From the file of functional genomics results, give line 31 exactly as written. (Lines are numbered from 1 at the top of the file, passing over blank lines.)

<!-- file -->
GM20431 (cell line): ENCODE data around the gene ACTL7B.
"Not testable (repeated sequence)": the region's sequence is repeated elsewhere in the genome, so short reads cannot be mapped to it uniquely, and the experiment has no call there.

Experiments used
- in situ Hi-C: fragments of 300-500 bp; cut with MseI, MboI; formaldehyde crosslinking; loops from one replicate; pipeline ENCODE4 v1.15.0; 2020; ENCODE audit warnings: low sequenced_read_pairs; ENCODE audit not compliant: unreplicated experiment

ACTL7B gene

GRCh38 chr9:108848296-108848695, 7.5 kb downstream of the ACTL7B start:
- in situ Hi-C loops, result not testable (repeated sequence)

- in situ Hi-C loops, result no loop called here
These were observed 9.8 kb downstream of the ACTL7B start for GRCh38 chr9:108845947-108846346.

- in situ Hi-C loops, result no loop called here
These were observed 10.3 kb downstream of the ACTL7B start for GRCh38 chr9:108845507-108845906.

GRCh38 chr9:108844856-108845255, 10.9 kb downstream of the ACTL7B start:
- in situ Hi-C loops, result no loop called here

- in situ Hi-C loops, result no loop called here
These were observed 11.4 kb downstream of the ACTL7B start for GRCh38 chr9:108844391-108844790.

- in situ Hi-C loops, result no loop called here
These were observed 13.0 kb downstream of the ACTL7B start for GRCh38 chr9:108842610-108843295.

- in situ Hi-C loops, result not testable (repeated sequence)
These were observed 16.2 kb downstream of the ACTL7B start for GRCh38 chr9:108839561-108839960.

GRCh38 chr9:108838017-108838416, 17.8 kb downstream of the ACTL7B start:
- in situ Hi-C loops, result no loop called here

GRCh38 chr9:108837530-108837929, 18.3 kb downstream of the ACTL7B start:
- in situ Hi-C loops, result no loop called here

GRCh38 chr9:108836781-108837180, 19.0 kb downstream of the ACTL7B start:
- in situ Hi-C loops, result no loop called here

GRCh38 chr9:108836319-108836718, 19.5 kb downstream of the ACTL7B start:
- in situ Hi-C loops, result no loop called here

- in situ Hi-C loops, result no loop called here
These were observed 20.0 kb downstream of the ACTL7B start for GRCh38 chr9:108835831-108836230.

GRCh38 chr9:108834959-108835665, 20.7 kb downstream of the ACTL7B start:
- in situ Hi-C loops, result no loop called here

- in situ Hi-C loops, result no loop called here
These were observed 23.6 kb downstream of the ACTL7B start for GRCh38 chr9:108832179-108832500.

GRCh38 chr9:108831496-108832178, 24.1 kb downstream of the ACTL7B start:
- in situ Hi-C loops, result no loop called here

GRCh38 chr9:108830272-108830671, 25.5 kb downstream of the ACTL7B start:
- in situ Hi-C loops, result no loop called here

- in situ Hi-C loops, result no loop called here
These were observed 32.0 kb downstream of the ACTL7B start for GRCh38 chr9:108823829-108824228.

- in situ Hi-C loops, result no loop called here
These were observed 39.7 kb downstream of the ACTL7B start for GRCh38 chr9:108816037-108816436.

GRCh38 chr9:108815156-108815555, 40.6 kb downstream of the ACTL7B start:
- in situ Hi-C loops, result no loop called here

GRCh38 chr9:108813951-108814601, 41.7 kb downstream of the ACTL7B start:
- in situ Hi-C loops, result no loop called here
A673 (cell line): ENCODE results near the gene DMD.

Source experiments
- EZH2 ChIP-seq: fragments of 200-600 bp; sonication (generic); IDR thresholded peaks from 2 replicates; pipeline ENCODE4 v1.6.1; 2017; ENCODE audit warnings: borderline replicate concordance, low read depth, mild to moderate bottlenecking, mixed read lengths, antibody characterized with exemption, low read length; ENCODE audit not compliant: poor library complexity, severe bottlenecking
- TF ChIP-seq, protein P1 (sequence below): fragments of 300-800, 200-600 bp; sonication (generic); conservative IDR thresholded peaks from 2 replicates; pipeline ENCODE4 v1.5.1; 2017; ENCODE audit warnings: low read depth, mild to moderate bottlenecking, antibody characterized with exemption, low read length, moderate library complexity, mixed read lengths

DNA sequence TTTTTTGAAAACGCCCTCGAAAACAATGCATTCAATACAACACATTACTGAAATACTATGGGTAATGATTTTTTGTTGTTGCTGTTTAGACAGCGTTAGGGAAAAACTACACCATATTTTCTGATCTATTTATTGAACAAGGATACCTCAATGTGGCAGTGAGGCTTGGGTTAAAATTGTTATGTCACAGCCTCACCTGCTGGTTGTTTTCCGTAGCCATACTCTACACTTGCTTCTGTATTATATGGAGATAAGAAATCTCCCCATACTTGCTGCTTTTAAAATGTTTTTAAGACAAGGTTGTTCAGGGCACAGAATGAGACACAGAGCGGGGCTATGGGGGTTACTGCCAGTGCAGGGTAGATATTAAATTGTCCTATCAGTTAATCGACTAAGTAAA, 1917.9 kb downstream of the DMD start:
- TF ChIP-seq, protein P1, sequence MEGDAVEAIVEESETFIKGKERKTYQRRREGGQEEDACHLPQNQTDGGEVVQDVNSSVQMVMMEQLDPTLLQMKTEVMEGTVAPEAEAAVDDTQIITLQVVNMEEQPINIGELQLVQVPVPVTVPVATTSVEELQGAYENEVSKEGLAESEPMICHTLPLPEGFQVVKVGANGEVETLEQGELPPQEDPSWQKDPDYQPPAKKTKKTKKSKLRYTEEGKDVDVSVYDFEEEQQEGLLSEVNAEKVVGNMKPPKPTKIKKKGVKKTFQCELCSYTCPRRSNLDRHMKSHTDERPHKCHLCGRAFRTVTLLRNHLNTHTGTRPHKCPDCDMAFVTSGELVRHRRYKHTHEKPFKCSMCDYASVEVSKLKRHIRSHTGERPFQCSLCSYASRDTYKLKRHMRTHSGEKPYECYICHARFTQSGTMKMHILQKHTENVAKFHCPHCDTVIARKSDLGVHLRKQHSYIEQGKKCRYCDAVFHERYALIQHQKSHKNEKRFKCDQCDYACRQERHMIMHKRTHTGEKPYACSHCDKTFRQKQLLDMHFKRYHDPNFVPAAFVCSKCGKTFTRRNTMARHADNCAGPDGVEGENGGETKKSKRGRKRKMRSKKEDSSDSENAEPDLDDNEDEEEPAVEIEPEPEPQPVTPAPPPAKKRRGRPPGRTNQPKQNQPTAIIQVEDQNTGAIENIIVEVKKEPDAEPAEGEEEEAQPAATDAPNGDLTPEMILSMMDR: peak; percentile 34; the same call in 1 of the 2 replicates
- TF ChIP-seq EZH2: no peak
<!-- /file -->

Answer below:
- in situ Hi-C loops, result no loop called here